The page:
In the culmination of constant harks back to the Time War, and progressive revelation of the nature of the Doctor’s role therein, we finally saw the Time Lords return to Doctor Who for the first time in the revival. Led by a tyrannical Lord President who is later revealed to be Rassilon, the Time Lords, on the last day of the Time War, plot to escape the time lock through the Master, bringing the Time War with them, and complete the Final Sanction, destroying time and reality itself, for only the Time Lords to survive as “creatures of consciousness alone”. We knew before now that the Doctor had ended it all on the last day of the Time War, but only in this story did we find out what drove the Doctor to commit that terrible deed: the alternative was too unthinkable; the Doctor had no choice. The End of Time, in contrast with the romantic, idyllic, mythological depictions of the Time Lords we’ve heard from the Doctor before now, portrayed the Time Lords corrupted and debased and depraved by endless, horrific war. We’re shown a once peaceable race standing aloof from the rest of the universe turned into tyrants and monsters by the Time War, warped and perverted by their uncompromising, unthinking devotion to the glory and victory of their own depraved civilisation. Rassilon was an imperious, malignant presence who typified everything the Time Lords had become. Given the Doctor’s vivid, haunting description of the Time War’s last days, it’s no wonder the Time Lords went mad:

“You weren’t there in the final days of the War. You never saw what was born. But if the Timelock’s broken, then everything’s coming through. Not just the Daleks, but the Skaro Degradations, the Horde of Travesties, the Nightmare Child, the Could-have-been King with his army of Meanwhiles and Never-weres. The War turned into hell. And that’s what you’ve opened, right above the Earth. Hell is descending.”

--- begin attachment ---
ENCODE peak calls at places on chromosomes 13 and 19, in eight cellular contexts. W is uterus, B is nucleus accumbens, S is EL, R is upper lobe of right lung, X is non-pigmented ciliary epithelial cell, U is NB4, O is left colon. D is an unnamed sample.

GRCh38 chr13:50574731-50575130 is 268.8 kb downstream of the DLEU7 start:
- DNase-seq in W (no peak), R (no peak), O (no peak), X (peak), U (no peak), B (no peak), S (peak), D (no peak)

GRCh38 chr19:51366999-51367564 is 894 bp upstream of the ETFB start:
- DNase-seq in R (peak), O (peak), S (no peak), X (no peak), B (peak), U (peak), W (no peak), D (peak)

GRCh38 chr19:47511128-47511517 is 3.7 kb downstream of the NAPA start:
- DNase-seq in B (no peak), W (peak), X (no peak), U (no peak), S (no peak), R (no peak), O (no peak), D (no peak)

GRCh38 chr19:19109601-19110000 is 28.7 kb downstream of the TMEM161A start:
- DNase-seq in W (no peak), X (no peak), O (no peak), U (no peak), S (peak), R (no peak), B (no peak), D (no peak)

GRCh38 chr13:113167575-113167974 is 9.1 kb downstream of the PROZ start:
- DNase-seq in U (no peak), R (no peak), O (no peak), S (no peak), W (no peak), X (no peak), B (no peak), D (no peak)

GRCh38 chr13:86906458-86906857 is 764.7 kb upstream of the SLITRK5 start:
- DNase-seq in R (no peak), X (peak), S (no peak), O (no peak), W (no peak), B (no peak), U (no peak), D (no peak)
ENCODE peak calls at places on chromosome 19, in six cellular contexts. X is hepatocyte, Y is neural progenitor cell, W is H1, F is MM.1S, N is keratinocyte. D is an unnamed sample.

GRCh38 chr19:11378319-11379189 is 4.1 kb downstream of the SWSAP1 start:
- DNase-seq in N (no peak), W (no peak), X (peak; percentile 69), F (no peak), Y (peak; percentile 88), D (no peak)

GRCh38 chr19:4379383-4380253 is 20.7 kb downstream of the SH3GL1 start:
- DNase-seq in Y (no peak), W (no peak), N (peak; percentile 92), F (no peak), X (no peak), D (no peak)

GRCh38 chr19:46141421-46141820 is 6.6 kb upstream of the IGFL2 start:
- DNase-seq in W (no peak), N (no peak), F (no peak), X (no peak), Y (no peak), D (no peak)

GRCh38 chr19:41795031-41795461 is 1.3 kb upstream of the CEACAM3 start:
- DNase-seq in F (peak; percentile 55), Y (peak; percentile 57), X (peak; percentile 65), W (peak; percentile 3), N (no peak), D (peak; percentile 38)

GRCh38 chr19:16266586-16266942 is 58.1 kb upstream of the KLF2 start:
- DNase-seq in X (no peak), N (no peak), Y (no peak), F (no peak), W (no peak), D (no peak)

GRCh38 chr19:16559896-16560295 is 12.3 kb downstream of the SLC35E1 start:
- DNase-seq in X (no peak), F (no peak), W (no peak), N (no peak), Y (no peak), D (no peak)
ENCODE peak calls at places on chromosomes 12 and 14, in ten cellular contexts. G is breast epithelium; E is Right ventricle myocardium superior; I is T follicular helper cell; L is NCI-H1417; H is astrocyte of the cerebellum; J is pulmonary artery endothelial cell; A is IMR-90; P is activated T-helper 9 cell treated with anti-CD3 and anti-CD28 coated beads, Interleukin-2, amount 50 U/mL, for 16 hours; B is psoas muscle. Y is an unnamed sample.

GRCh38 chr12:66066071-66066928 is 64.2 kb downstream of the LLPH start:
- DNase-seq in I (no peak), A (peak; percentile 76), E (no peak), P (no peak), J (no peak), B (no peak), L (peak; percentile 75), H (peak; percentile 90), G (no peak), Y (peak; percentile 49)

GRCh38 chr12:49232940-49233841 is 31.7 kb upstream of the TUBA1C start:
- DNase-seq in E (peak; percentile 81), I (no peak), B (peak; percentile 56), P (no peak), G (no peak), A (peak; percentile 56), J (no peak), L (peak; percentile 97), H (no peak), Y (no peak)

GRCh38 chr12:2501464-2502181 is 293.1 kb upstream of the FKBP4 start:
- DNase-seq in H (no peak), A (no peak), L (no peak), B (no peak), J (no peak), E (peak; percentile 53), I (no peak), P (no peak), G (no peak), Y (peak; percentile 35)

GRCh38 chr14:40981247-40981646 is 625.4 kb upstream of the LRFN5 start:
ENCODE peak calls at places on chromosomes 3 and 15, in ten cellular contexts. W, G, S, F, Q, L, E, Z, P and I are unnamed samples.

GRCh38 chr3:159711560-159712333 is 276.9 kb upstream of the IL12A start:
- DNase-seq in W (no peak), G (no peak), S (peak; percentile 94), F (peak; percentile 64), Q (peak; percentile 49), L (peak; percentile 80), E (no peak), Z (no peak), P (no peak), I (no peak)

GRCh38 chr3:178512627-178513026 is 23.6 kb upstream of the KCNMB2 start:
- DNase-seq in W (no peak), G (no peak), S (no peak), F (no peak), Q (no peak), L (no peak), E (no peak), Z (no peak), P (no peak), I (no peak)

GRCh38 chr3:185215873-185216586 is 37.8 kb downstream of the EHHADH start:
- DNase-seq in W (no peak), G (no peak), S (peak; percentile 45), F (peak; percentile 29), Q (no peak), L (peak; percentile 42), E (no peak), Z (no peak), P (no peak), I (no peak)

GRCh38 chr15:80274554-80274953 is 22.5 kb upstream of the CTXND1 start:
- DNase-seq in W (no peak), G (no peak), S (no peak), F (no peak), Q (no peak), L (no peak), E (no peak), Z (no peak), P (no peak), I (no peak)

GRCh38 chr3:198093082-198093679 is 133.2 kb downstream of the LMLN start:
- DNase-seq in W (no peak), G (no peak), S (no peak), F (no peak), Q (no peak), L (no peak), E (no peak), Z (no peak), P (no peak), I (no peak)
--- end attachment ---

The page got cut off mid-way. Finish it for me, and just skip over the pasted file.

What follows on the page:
The resolution. I was a bit unimpressed with this. As I was watching, I wasn’t sure what exactly it was the Doctor shot to break the link and send Gallifrey back to the Time War. I later looked it up and found out the Doctor had shot the white point star. I suppose that makes sense, but, after equivocating between shooting the Master or Rassilon, I thought it seemed like a bit of a cop-out on RTD’s part. The Doctor’s vacillation between the Master and Rassilon was a profoundly powerful scene. You could almost see the gears whirring behind the Doctor’s piercing, furious gaze. One of them had to die—but which one? That’s why I was somewhat disappointed when the Doctor realised he could just shoot the white point star and end it, as I’m sure he’d prefer, bloodlessly. All that emotional buildup came to nothing. It was almost an anticlimax. Sometimes tough choices, terrible choices, have to be made, without the option of a convenient, agreeable third way out. After emphatically making this precise point in describing why he ended the Time War, I find it a bit incongruous that Russell T Davies would pull off a cop-out like this, just to give the Doctor a way to send the Time Lords back without dirtying his hands with violence or anything so disagreeable. That said, making the Doctor kill the Master or Rassilon in his final story would probably have cast too much of a shadow over his regeneration and even the next Doctor’s first series. The next Doctor would hardly be going “Geronimo!” after he’d just committed cold-blooded murder. Also, if the Doctor had killed one of them, we wouldn’t have got that amazing, blood-pounding moment when the Master finally gets his revenge against Rassilon. That moment never fails to affect me; the passion and anger and tears of the Master as he takes out his lifetimes of resentment against Rassilon is truly a sight to behold.